More cycling overall, fewer on the pavement in US capital

Fear of traffic is often cited as the reason some cyclists ride on the pavement, so if safer cycling facilities are provided, you'd expect fewer riders on the pavement. A study in Washington DC has found that's exactly what happens.

The Washington Post reports a survey by PeopleForBikes,  that found pavement cycling went down 70 percent when a segregated bike lane was installed.

The lane, on 15th Street NW, also saw a 47 percent increase in cycle traffic, lending credence to the 'if you build decent infrastructure they will come' theory proposed by my activists.

The findings, endorsed by cycling and pedestrian advocacy group Alliance for Biking and Walking, also included a 27 percent drop in pavement riding on L Street NW, with 41 percent increase in cycling; and 52 percent fewer cyclists on the pavements of Pennsylvania Avenue, with 47 percent more bikes.

There have been similar decreases in pavement cycling with increases in bike use in Denver and New York after protected lanes were introduced, PeopleForBikes said.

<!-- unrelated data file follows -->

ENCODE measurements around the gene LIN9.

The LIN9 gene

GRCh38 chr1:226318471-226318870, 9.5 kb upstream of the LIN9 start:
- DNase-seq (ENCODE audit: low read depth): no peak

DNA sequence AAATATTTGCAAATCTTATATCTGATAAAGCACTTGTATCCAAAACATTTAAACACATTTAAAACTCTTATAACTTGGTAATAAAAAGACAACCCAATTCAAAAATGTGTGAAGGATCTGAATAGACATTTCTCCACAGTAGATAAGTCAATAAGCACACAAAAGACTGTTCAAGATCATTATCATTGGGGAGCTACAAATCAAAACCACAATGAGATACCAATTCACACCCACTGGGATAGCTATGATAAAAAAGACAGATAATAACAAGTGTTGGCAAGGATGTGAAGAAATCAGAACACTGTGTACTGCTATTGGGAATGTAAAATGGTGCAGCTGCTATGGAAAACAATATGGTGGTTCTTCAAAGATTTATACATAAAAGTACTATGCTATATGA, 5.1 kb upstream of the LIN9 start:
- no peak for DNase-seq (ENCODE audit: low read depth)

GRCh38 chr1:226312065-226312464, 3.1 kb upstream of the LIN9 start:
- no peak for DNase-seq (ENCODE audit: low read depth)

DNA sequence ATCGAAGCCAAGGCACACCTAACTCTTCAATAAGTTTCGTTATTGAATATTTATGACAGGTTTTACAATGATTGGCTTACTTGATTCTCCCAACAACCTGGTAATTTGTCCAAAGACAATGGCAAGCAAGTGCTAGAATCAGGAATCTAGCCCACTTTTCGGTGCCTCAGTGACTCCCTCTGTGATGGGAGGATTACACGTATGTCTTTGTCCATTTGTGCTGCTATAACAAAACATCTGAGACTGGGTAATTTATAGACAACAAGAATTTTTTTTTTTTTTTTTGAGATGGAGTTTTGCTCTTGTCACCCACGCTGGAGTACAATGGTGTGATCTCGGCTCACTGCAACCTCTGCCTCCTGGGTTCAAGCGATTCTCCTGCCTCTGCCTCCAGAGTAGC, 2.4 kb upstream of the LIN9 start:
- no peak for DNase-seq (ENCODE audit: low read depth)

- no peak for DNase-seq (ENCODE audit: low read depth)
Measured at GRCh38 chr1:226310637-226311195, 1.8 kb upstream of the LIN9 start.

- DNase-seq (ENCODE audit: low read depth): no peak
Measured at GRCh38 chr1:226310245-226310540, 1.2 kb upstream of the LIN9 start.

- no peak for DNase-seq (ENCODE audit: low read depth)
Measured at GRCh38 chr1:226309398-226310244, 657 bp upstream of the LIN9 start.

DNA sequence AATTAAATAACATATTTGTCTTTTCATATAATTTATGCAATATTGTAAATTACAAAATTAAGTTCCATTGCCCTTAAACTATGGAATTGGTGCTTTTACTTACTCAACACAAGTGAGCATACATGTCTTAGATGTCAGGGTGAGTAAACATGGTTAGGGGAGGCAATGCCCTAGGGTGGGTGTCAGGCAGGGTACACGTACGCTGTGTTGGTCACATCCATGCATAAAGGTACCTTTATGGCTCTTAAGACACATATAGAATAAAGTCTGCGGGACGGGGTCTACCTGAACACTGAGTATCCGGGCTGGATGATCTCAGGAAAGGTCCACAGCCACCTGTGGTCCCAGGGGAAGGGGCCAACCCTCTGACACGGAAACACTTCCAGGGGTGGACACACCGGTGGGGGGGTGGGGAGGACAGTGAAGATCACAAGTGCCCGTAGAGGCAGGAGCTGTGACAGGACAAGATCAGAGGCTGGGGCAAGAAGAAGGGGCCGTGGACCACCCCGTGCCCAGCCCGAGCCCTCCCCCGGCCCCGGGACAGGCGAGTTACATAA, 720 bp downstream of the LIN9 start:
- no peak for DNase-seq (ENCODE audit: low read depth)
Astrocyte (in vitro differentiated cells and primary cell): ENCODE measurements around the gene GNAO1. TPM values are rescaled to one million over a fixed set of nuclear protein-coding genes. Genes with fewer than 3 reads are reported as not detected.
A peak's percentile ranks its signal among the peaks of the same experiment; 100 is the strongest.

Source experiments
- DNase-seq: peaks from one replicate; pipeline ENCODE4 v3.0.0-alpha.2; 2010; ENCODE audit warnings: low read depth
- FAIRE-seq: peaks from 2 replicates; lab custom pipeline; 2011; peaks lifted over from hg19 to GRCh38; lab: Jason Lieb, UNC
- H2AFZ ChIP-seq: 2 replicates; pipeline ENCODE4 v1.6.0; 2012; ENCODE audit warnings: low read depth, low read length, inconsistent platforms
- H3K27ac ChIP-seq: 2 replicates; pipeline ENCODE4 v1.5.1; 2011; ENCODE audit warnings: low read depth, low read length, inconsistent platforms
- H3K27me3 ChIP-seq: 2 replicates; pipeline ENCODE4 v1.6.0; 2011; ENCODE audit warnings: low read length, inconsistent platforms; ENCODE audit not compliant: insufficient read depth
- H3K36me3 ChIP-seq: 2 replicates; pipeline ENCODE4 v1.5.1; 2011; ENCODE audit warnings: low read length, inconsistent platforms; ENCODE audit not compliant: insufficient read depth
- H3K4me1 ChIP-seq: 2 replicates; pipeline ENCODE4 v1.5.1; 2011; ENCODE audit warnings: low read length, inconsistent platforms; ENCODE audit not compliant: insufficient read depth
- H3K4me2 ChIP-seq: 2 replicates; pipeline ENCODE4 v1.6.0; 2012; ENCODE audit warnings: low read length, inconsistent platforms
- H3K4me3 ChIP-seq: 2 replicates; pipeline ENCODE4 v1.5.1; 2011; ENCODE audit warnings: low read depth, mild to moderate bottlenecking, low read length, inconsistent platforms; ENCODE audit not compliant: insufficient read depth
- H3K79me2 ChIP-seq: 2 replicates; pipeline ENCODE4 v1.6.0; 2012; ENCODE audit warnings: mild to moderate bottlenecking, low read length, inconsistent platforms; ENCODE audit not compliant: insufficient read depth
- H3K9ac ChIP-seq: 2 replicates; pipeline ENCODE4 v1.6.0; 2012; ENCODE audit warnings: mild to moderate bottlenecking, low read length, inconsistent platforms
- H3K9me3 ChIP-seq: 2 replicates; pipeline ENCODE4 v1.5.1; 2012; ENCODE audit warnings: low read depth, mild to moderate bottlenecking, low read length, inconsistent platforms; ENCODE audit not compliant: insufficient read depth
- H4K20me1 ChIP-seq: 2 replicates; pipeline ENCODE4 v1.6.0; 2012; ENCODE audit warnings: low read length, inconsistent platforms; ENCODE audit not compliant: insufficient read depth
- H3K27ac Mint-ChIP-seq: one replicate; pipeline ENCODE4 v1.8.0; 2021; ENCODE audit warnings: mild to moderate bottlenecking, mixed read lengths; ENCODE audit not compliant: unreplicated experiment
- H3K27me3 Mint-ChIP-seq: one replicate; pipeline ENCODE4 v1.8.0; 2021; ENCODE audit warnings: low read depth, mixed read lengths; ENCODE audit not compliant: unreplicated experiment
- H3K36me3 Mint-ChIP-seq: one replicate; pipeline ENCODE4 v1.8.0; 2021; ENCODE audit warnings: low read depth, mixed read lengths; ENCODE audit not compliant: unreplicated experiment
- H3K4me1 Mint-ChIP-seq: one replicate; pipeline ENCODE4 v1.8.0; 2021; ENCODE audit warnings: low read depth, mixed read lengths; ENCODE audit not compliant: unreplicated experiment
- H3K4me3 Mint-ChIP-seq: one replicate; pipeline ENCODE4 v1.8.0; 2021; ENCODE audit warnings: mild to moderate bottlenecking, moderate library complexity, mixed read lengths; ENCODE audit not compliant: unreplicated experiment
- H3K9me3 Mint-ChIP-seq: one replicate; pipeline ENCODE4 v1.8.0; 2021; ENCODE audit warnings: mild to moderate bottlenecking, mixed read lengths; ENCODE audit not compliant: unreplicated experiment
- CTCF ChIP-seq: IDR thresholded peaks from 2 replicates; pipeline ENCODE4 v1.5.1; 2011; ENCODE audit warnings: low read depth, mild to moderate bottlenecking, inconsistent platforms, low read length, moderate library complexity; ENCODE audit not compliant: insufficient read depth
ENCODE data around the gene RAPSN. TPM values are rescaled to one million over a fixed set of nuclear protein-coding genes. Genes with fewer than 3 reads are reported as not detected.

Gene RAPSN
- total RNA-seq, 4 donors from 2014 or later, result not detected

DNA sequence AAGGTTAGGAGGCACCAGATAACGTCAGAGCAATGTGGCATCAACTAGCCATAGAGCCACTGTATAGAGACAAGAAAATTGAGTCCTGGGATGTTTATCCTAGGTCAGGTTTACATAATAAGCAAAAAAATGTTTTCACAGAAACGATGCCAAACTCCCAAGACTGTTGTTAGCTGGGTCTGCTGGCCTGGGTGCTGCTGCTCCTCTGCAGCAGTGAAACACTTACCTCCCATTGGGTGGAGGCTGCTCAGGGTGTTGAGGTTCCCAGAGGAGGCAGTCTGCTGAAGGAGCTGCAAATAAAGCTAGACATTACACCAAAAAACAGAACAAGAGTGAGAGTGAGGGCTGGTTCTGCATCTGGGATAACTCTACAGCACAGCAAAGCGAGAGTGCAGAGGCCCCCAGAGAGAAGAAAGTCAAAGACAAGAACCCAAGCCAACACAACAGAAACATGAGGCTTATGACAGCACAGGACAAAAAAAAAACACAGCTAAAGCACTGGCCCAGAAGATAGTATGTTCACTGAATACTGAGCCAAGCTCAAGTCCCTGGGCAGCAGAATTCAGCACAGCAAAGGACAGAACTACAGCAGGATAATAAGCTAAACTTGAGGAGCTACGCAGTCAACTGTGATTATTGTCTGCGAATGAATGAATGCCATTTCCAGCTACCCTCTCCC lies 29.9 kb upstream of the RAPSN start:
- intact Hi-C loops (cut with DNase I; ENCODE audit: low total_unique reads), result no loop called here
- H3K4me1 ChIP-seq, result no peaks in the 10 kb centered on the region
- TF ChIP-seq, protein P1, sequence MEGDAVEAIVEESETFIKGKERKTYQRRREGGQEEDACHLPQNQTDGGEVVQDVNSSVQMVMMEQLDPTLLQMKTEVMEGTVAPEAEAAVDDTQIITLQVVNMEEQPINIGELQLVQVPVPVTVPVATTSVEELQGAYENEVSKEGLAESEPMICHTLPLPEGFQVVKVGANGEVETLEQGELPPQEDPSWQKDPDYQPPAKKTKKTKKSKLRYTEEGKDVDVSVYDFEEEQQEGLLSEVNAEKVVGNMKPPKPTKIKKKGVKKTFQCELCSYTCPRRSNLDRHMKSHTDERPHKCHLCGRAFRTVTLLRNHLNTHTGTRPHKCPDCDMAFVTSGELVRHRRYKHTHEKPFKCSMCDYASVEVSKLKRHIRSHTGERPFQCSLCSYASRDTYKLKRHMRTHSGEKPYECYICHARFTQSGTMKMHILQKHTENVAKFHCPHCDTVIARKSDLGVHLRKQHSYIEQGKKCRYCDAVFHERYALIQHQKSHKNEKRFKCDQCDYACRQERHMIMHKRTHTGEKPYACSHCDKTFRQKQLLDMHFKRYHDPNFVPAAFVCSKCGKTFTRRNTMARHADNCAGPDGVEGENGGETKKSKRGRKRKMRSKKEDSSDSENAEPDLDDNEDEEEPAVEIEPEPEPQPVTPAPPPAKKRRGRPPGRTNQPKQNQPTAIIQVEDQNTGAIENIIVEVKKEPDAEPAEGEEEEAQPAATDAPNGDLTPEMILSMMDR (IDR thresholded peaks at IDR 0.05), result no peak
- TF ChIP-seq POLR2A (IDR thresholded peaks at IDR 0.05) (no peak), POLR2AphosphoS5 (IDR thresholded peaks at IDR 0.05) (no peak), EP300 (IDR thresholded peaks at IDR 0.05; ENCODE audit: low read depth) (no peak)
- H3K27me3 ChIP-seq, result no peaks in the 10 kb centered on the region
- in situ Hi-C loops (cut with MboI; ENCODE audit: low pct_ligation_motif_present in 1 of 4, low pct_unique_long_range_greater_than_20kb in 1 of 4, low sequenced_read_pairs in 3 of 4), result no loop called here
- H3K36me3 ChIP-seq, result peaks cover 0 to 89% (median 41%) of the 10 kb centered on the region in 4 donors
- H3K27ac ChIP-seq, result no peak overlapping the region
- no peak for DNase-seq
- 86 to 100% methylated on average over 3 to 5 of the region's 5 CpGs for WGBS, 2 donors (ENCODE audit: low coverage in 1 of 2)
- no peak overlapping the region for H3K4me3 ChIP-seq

“People bike on sidewalks for two main reasons: because they’re looking for a space that’s physically separated from speeding cars and trucks, or they’re traveling against traffic on a one-way street,” the group said in a statement.

“Well-designed, protected bike lanes, which use posts, curbs or parked cars to divide bike and auto traffic, create a safer solution to both of these needs.

“In project after project, adding a protected bike lane to a street has sharply cut sidewalk biking even as it greatly increased bike traffic.”

Our official grumpy Northerner, John has been riding bikes for over 30 years since discovering as an uncoordinated teen that a sport could be fun if it didn't require you to catch a ball or get in the way of a hulking prop forward.

Road touring was followed by mountain biking and a career racing in the mud that was as brief as it was unsuccessful.

Somewhere along the line came the discovery that he could string a few words together, followed by the even more remarkable discovery that people were mug enough to pay for this rather than expecting him to do an honest day's work. He's pretty certain he's worked for even more bike publications than Mat Brett.

The inevitable 30-something MAMIL transition saw him shift to skinny tyres and these days he lives in Cambridge where the lack of hills is more than made up for by the headwinds.